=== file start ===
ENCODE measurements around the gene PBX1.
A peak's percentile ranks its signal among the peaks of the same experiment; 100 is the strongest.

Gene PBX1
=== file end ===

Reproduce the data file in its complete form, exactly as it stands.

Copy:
ENCODE measurements around the gene PBX1.
A peak's percentile ranks its signal among the peaks of the same experiment; 100 is the strongest.

Gene PBX1